The first prototype of the 75mm APO-Summicron-SL arrived in January 2017. I had several copies of that lens over the next year whilst Leica refined the autofocus. I have to say that the image quality never really needed much work.
The lens was finally announced in January 2018. I tried to be sensible and resist, but after a couple of months (and some anguish as to whether to buy the 75 or the 90mm), I cracked and at the end of March I bought my own copy of the 75mm.
Since then I’ve used it for weddings, events, food, nature, street, and especially for portrait work. It’s never failed me and the results have always been splendid.
In my opinion it was technically the best lens I had ever tested (perhaps now exceeded by this 35mm APO SL?). More than that, it still manages to have real character.
I haven’t written about the 75mm as it somehow never seemed to be the right moment. My job here is to write about the newly announced 35mm APO-Summicron-SL, but everything I say here is also relevant to the previous 75 and 90mm, and I’m sure will also be relevant to the upcoming 50mm, as well as the 21, 24 and 28mm wide angles.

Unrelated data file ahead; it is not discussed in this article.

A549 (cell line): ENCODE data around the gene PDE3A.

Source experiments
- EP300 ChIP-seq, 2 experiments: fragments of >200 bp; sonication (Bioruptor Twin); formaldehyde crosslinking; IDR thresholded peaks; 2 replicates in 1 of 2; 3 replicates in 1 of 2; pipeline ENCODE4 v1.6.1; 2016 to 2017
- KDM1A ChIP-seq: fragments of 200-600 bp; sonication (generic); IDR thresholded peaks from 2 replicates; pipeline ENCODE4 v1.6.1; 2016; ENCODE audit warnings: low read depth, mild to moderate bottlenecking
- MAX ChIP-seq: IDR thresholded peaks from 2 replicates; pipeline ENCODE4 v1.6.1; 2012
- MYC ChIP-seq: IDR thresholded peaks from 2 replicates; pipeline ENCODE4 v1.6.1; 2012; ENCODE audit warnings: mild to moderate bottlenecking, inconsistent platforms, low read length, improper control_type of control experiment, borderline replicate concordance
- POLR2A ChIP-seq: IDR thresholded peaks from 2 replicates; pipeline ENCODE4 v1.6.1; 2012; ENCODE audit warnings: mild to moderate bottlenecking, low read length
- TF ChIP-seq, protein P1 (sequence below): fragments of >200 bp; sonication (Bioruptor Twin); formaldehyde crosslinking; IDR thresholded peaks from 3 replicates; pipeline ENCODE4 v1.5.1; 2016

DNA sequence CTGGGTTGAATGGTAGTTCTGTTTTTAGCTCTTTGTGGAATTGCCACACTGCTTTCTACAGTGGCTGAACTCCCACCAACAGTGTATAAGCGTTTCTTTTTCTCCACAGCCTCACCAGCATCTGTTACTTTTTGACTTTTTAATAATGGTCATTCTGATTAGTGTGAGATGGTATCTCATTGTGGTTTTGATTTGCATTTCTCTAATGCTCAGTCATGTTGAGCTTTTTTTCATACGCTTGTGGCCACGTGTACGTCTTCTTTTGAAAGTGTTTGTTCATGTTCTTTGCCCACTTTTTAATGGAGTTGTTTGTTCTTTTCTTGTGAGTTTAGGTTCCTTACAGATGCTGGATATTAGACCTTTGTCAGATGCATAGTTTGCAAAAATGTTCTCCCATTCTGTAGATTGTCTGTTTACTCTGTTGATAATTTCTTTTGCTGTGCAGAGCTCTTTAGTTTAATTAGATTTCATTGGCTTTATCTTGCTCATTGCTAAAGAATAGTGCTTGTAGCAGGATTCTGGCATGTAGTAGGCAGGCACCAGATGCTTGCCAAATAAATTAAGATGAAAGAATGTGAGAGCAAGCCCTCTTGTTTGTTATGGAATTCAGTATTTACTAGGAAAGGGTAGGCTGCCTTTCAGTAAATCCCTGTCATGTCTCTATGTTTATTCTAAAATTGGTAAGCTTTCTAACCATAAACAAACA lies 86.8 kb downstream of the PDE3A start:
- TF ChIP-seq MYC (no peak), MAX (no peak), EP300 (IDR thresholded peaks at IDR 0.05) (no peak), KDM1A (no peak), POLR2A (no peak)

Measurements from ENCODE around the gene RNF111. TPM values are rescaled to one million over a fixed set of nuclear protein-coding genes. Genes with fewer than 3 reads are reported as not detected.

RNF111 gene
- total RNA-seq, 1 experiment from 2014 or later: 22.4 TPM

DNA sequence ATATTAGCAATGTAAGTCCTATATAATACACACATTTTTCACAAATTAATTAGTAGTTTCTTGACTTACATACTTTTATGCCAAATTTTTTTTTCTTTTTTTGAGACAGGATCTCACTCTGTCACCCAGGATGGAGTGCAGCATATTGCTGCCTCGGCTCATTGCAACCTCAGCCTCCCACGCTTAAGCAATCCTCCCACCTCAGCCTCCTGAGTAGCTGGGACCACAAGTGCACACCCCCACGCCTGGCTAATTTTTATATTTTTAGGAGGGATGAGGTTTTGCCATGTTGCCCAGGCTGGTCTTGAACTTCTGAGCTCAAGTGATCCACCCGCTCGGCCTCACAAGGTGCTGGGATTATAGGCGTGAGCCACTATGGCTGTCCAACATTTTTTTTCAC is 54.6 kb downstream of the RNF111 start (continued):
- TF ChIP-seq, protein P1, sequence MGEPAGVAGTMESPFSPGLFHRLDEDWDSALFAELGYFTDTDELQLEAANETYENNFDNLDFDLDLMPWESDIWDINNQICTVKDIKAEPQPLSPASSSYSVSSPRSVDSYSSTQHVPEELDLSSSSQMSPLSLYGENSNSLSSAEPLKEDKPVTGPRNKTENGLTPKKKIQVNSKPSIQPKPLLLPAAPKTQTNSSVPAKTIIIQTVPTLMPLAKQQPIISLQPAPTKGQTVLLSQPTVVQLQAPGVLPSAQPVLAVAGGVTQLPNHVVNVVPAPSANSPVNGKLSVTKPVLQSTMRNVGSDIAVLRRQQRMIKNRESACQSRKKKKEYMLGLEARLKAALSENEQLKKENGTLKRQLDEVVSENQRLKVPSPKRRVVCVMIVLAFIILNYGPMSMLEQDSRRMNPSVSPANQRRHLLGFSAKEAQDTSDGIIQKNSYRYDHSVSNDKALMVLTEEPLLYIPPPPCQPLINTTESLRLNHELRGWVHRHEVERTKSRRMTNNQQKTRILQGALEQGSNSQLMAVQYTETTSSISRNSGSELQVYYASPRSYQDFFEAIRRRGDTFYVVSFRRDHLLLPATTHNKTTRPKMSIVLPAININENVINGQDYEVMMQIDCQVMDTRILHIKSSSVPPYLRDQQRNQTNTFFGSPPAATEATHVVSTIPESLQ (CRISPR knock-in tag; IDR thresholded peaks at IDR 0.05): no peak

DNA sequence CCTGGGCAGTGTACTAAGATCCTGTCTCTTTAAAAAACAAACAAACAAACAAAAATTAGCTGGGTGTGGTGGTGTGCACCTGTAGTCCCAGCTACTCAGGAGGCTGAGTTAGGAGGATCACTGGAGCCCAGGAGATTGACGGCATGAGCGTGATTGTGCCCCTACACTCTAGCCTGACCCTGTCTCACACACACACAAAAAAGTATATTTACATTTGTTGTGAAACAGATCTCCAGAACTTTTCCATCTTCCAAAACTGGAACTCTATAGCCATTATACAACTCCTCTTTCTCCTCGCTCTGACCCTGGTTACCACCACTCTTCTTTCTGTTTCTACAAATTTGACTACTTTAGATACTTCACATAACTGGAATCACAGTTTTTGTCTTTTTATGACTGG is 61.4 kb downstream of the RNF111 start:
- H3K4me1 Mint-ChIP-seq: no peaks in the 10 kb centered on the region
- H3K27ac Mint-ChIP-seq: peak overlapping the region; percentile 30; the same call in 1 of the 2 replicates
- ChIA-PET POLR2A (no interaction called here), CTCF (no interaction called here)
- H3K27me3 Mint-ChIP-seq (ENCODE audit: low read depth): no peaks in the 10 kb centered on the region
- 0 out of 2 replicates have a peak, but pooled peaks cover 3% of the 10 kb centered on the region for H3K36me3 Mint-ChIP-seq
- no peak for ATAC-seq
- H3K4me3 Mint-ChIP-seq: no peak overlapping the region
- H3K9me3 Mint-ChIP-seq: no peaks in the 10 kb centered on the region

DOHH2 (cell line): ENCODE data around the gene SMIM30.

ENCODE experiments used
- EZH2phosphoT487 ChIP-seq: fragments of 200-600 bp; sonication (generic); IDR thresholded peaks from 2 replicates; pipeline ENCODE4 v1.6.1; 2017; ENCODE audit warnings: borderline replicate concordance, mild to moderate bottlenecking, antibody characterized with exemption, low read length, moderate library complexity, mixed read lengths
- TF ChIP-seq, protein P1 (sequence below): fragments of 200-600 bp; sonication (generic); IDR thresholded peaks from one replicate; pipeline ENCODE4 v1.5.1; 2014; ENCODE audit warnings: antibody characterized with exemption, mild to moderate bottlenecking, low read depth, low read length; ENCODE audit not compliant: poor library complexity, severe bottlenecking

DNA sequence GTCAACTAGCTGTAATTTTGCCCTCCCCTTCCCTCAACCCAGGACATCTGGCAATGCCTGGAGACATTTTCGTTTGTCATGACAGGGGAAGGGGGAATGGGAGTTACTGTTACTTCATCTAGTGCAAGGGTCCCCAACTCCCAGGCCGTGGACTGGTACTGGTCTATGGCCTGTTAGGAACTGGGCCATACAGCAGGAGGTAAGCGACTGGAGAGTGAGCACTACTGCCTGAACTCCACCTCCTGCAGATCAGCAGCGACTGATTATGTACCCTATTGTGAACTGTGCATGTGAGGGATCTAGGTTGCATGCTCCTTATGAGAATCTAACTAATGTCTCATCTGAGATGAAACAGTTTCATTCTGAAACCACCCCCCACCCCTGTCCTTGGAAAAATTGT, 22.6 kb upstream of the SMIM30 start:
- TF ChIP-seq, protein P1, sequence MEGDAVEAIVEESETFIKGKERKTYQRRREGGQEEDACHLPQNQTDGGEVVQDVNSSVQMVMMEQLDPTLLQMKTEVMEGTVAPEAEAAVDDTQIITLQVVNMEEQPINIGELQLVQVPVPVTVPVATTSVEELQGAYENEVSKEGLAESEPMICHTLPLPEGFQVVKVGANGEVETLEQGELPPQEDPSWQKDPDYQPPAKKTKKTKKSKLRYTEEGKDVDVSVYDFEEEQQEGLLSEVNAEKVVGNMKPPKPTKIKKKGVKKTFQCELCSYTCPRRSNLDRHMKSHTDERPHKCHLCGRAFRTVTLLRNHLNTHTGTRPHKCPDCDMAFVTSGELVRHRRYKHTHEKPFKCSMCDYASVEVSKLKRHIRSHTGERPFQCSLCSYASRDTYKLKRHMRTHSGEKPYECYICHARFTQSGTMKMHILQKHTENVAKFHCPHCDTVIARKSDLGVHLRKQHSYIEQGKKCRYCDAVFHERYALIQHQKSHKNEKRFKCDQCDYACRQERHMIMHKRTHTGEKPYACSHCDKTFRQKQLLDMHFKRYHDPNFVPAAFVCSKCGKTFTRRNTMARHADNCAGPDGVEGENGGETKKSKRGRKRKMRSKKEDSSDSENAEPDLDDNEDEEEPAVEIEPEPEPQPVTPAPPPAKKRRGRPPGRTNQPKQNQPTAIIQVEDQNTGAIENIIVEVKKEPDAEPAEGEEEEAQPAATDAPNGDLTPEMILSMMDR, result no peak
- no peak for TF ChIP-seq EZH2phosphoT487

Apochromatic Lenses An Apochromat, or apochromatic lens (APO) is a photographic or other lens that has better correction for chromatic and spherical aberration.
Leica has been making APO lenses for some time. As far as I can gather, the first of these were the apochromatic Elcan-R series designed by Walter Mandler in 1965 for the US Military. Only 25 of each focal length were produced. The first publicly available APO lens was the 180mm APO-Telyt-R f/3.4 from 1975, which was in production until 1998.
There were various telephoto lenses in the 70s and 80s, culminating in the 180mm APO-Summicron-R f/2 in 1994 (with which Peter Karbe was involved) and the 90mm APO- Summicron-M f/2 in 1998.
Peter Karbe wanted to apply the technology to normal focal length lenses, and the first two of these were the 50mm Summilux-M ASPH (which actually has APO characteristics) in 2004 and the 75MM APO-Summicron-M in 2005.
A 16-year project to make a perfect 50mm lens came to fruition in 2012 when the 50mm APO-Summicron-M was produced. This lens was a Summicron (f/2) rather than a Summilux (f/1.4) because it’s easier to make slower lenses to a higher quality – and of course a smaller size as well.
Large Fast Lenses Since the maturity of digital imaging, and especially with the very high resolution modern sensors, lens sizes seem to have increased exponentially (One only has to think of the Zeiss Otus and the Leica 75mm Noctilux-M).